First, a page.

Upstart job dependencies

Jurjen Bokma

October 2010


After Conference under Docker, we delve a bit further into Upstart. On a cloned OS, we want to install or deinstall the NVidia driver packages, depending on whether the VGA card actually is NVidia or not. The question is: can we do it in an upstart job that is started just before X starts, or do we have no guarantee that the (de)install job will finish before X is running? From the following, it looks like we can actually try.

Consider the following three bogus jobs: alpha, ypsilon and omega. Alpha starts as soon as the filesystem is there (so we may log to file), omega starts when alpha has run, and ypsilon starts when omega is starting.

alpha.conf:

# alpha - Starter of testscripts
description     "Starter of testscripts"

start on (started rsyslog and alphabet)

task

env DEFAULTFILE=/etc/default/%name%

script
LOG=/tmp/upstarttest.log
if [ -f "$DEFAULTFILE" ] ; then
        . ${DEFAULTFILE}
fi
DATE=$(date)
echo "${DATE}: alpha started" >> ${LOG}
end script
    

ypsilon.conf:

# ypsilon - Should start on start of omega
description     "Should start on start of omega"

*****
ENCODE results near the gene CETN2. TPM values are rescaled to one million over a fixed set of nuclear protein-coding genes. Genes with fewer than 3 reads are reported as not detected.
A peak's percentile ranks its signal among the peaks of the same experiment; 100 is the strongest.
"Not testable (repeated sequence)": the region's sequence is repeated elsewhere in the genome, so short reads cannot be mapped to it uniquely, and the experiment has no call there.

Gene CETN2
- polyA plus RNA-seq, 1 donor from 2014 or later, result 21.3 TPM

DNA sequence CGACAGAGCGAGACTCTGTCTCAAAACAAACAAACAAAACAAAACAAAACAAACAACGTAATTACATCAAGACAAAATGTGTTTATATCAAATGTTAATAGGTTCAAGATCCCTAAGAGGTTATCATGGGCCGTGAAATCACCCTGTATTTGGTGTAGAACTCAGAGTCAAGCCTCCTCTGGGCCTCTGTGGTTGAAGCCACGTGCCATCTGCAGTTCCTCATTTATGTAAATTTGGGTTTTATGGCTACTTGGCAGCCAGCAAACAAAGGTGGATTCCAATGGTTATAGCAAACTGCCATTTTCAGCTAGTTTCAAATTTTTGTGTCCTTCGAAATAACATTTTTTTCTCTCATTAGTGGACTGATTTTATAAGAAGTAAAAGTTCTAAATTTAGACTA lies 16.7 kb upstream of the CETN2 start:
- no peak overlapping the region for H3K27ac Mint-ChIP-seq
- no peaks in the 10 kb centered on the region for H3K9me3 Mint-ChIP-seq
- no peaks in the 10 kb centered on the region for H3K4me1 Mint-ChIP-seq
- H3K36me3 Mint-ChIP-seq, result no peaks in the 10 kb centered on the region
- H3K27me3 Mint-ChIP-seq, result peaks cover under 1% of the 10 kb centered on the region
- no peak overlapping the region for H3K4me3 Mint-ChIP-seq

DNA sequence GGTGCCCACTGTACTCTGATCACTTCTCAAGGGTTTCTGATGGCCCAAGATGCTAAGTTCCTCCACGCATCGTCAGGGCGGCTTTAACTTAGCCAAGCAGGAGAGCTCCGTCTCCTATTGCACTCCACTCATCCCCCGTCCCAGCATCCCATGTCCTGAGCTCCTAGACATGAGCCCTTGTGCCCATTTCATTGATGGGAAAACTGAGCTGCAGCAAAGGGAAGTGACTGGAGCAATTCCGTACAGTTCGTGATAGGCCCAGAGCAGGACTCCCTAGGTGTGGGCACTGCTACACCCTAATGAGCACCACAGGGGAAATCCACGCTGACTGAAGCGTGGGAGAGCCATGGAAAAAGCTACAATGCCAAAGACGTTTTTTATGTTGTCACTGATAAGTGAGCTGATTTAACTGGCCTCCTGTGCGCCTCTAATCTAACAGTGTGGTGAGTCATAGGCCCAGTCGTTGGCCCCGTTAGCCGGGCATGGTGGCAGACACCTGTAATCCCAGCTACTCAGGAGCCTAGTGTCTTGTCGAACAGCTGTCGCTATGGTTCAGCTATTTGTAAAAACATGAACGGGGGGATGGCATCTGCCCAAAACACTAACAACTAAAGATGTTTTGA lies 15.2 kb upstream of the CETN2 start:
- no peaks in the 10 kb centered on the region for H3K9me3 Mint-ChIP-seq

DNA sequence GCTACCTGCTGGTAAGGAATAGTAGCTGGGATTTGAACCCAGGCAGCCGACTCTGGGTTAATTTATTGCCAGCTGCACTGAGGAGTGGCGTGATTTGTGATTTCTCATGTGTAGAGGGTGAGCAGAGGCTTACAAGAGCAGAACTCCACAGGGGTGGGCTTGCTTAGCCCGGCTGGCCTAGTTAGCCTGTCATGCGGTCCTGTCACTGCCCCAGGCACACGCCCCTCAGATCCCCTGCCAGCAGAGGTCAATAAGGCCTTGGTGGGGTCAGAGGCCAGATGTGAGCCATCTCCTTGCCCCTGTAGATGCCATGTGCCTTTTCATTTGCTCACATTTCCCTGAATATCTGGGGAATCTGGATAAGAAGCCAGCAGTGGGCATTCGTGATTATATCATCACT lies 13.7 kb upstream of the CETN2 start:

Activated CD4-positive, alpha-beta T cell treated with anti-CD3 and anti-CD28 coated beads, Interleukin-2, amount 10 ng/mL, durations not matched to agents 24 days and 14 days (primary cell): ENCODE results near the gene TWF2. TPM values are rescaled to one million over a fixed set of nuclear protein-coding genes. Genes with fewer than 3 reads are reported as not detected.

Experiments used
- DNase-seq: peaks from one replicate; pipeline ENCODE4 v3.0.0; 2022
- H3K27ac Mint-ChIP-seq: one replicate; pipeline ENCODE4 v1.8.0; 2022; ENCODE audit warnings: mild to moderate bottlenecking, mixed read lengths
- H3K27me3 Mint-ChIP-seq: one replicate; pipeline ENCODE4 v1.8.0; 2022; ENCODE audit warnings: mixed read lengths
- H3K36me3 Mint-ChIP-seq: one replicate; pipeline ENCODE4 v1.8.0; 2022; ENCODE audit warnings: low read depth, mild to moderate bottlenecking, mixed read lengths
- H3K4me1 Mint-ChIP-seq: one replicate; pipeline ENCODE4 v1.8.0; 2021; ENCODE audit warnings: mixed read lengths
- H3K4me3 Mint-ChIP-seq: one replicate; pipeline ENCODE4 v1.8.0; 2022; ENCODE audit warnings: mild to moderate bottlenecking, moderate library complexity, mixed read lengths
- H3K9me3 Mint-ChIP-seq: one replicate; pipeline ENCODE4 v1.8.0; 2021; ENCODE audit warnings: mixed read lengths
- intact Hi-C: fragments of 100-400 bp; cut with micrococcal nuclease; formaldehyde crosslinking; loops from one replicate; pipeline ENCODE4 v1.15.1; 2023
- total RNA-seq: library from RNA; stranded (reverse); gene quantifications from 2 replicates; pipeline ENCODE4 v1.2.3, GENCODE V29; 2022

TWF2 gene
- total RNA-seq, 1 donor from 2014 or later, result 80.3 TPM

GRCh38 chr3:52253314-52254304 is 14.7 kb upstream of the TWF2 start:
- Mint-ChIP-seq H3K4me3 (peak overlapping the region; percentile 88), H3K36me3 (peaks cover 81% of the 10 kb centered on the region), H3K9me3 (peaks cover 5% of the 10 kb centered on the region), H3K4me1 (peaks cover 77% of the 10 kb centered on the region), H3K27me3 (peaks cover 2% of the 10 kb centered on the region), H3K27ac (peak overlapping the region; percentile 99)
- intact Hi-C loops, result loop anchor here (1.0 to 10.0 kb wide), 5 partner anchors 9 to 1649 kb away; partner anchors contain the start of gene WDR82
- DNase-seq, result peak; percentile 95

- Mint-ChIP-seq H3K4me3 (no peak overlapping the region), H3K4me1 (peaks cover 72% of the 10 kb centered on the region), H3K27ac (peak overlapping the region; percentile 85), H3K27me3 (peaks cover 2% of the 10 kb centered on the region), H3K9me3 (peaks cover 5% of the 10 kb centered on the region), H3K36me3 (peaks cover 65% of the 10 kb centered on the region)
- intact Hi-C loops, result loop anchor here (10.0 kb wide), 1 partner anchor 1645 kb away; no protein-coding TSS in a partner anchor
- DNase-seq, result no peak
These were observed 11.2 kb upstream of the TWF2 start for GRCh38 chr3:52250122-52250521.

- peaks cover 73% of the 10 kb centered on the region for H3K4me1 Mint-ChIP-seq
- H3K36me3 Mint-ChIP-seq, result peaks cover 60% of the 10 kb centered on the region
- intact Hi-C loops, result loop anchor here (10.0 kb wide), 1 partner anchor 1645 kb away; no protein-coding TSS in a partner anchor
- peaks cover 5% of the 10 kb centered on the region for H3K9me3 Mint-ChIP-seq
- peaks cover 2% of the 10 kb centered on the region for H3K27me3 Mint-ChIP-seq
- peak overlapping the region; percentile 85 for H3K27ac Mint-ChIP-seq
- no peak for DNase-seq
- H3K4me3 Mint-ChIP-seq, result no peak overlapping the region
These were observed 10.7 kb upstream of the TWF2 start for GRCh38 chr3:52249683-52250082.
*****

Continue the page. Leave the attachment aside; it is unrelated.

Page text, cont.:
start on starting omega

task

env DEFAULTFILE=/etc/default/ypsilon

script
LOG=/tmp/upstarttest.log
if [ -f "$DEFAULTFILE" ] ; then
        . ${DEFAULTFILE}
fi
DATE=$(date)
echo "${DATE}: ypsilon started" >> ${LOG}
#initctl emit ypsilon
sleep 5
DATE=$(date)
echo "${DATE}: ypsilon ended after 5s of sleep" >> ${LOG}
end script
    

... and omega.conf:

# omega - Last of all testscripts
description     "Last of all testscripts"

start on started alpha

task

env DEFAULTFILE=/etc/default/alpha

script
LOG=/tmp/upstarttest.log
if [ -f "$DEFAULTFILE" ] ; then
        . ${DEFAULTFILE}
fi
DATE=$(date)
echo "${DATE}: omega started" >> ${LOG}
sleep 1
DATE=$(date)
echo "${DATE}: omega ended after 1 second of sleep" >> ${LOG}
end script
    

After installing these files into /etc/init, we can run

user@host:~/upstarttest-0.1.0$ sudo start alpha
alpha stop/waiting
user@host:~/upstarttest-0.1.0$ cat /tmp/upstarttest.log
Sun Oct 17 10:56:29 CEST 2010: alpha started
Sun Oct 17 10:56:29 CEST 2010: ypsilon started
Sun Oct 17 10:56:34 CEST 2010: ypsilon ended after 5s of sleep
Sun Oct 17 10:56:34 CEST 2010: omega started
Sun Oct 17 10:56:35 CEST 2010: omega ended after 1 second of sleep

From this output, it looks as though ypsilon finishes before omega starts. If we extend ypsilon's sleep to thirty seconds, there is no change in the order of the outputs. This is good.